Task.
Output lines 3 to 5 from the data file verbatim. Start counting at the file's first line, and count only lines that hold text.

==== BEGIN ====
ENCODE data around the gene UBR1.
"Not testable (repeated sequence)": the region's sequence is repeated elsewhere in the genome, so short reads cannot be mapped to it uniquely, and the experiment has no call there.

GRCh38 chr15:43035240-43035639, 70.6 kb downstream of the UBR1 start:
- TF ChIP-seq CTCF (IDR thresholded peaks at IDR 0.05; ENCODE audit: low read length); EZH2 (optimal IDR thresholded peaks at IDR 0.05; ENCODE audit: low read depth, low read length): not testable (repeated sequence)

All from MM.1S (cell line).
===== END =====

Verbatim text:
GRCh38 chr15:43035240-43035639, 70.6 kb downstream of the UBR1 start:
- TF ChIP-seq CTCF (IDR thresholded peaks at IDR 0.05; ENCODE audit: low read length); EZH2 (optimal IDR thresholded peaks at IDR 0.05; ENCODE audit: low read depth, low read length): not testable (repeated sequence)

All from MM.1S (cell line).